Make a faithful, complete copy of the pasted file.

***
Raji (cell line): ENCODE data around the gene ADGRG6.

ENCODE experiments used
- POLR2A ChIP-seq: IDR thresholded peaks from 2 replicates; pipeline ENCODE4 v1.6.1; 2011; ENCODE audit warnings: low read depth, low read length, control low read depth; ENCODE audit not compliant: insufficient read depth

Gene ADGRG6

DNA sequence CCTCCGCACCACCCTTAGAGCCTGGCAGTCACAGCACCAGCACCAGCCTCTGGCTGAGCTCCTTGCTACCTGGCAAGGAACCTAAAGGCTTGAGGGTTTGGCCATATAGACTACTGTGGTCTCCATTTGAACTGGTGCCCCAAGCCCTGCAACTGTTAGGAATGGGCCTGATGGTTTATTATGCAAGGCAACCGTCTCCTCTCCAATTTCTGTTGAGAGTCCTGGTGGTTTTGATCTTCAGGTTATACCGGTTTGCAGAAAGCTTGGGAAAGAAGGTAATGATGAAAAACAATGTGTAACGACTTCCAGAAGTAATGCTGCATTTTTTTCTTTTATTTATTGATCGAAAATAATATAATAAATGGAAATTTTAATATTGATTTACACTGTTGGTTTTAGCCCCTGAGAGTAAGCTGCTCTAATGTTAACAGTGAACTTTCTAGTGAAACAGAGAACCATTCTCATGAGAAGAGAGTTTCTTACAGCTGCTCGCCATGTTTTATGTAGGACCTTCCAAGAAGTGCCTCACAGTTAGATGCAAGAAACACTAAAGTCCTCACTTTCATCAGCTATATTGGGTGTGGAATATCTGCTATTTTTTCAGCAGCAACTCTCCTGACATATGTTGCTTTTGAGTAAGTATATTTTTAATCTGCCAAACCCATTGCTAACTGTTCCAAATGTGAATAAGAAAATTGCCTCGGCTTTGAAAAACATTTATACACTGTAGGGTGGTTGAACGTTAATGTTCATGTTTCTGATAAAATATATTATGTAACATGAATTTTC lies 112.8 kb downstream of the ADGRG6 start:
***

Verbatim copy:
Raji (cell line): ENCODE data around the gene ADGRG6.

ENCODE experiments used
- POLR2A ChIP-seq: IDR thresholded peaks from 2 replicates; pipeline ENCODE4 v1.6.1; 2011; ENCODE audit warnings: low read depth, low read length, control low read depth; ENCODE audit not compliant: insufficient read depth

Gene ADGRG6

DNA sequence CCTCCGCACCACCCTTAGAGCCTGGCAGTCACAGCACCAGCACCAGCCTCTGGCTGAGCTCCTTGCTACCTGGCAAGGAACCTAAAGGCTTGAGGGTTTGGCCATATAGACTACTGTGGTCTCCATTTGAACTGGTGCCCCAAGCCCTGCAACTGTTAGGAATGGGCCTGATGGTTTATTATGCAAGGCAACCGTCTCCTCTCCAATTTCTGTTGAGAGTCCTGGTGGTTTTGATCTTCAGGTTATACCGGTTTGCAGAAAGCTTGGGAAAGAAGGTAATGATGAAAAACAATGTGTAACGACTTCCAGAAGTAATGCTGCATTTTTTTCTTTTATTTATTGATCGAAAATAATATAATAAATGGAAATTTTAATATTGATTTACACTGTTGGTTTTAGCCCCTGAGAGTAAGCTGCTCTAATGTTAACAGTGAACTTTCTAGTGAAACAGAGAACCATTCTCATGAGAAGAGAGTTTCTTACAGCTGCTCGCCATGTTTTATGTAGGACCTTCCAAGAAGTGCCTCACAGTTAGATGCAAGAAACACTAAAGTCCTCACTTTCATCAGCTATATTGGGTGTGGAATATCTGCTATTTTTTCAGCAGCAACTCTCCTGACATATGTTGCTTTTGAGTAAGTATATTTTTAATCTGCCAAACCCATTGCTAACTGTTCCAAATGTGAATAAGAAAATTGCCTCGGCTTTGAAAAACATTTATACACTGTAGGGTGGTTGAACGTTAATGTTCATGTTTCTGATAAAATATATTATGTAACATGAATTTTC lies 112.8 kb downstream of the ADGRG6 start: